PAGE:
Jean Vilbrun Guillaume Sam was President of Haiti from March 4 to July 27, 1915. He was the son of Tirésias Simon Sam, president of the country from 1896 to 1902.

Sam was a leader of the revolt that brought assassinated President Cincinnatus Leconte to power and of the later revolt that toppled President Oreste Zamor. He was selected as president when his predecessor, Joseph Davilmar Théodore, was forced to resign because he was unable to pay the cacao workers that formed his militia in the overthrow of Zamor.

As the fifth president in five turbulent years, Sam was forced to contend with a revolt against his own regime, led by Rosalvo Bobo, who reputedly opposed the government's expanded commercial and strategic ties with the United States. Fearing that he would share the same fate as his predecessors, Sam acted harshly against his political opponents, particularly the better educated and wealthier mulatto population. The epitome of his repressive measures came on July 27, 1915, when he ordered the execution of 167 political prisoners, including former president Zamor, who was being held in a Port-au-Prince jail. This infuriated the mulatto populations, which rose up against Sam's government as soon as news of the executions reached them.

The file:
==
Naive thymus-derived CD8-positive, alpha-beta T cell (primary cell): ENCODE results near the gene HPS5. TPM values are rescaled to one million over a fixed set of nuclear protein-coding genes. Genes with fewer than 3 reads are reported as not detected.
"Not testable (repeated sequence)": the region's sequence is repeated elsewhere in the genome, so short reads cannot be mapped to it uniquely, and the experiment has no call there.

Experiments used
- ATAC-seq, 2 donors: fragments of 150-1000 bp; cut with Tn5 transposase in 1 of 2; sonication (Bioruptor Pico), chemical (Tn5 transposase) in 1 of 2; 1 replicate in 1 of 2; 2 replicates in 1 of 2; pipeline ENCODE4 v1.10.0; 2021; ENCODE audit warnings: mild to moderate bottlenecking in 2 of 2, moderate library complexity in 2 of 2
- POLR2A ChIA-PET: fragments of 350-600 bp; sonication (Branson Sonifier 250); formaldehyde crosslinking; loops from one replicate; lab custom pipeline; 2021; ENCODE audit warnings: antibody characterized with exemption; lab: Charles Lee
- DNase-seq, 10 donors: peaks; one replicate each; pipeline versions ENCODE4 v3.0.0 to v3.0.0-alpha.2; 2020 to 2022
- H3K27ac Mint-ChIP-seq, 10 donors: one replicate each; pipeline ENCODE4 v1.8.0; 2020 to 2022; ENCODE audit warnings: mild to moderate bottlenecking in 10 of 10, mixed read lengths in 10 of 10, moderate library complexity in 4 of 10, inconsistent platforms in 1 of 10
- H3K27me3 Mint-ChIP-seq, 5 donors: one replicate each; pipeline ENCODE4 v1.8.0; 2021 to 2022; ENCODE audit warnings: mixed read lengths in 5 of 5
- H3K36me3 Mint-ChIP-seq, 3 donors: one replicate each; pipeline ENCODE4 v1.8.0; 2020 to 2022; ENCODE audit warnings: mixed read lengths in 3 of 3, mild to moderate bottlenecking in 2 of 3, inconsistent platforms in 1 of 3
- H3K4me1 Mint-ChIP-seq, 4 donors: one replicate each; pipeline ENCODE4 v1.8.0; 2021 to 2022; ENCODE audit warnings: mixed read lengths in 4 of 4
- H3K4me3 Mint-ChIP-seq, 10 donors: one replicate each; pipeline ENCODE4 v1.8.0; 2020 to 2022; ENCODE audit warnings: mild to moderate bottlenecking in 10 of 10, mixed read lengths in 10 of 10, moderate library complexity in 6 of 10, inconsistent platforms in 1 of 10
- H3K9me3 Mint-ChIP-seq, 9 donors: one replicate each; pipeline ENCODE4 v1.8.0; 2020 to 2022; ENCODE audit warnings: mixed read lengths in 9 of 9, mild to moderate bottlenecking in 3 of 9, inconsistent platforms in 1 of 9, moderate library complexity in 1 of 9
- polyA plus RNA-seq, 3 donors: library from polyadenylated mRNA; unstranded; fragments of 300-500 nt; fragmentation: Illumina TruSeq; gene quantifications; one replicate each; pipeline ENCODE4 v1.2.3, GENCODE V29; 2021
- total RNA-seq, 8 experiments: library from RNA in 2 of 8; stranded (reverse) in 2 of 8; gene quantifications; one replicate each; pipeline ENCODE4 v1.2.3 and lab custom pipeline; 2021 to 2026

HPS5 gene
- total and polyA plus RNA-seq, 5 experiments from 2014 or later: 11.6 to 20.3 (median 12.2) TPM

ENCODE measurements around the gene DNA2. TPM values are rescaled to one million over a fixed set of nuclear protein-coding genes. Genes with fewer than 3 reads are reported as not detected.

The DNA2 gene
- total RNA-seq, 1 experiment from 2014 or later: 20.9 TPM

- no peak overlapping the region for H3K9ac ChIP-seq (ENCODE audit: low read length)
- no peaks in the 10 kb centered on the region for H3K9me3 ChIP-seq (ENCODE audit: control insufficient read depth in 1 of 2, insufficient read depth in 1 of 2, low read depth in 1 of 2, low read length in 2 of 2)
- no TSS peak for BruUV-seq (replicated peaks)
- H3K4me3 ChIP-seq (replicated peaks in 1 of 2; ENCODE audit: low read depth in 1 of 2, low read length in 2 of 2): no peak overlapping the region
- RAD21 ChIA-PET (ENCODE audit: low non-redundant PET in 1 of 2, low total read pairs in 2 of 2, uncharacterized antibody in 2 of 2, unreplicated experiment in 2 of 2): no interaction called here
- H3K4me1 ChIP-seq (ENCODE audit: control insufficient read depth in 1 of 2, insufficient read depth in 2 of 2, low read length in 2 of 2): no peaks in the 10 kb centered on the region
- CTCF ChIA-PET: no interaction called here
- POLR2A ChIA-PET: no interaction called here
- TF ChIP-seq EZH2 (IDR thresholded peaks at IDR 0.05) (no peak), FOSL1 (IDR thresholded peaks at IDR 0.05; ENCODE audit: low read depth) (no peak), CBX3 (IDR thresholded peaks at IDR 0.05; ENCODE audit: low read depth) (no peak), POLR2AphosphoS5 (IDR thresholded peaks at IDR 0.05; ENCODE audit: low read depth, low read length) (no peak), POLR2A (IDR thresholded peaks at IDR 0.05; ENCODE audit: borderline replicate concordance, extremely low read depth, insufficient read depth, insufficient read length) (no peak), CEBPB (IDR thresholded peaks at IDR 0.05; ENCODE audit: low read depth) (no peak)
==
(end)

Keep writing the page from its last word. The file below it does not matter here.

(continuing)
Sam fled to the French embassy, where he received shelter. It was too late, however. The rebels seized the embassy and finally found Sam hiding in a toilet. They beat him and threw his limp body over the embassy's iron fence, impaling him, then ripped his corpse to pieces and paraded them through the capital's various neighborhoods. For the next two weeks, the country was in turmoil.

News of the murder soon reached the American Navy ships anchored in the city's harbor, and Washington D.C.. President Woodrow Wilson, who was wary about the turn of events in Haiti, and especially the possibility that Bobo would take power, ordered American troops to seize the capital, claiming that the unrest might precipitate a German invasion of the country. They landed the next day, on July 28, and continued to occupy the country for nineteen years, until August 1934.

Preceded by:
Joseph Davilmar Théodore
President of Haiti
Succeeded by:
Philippe Sudré Dartiguenave

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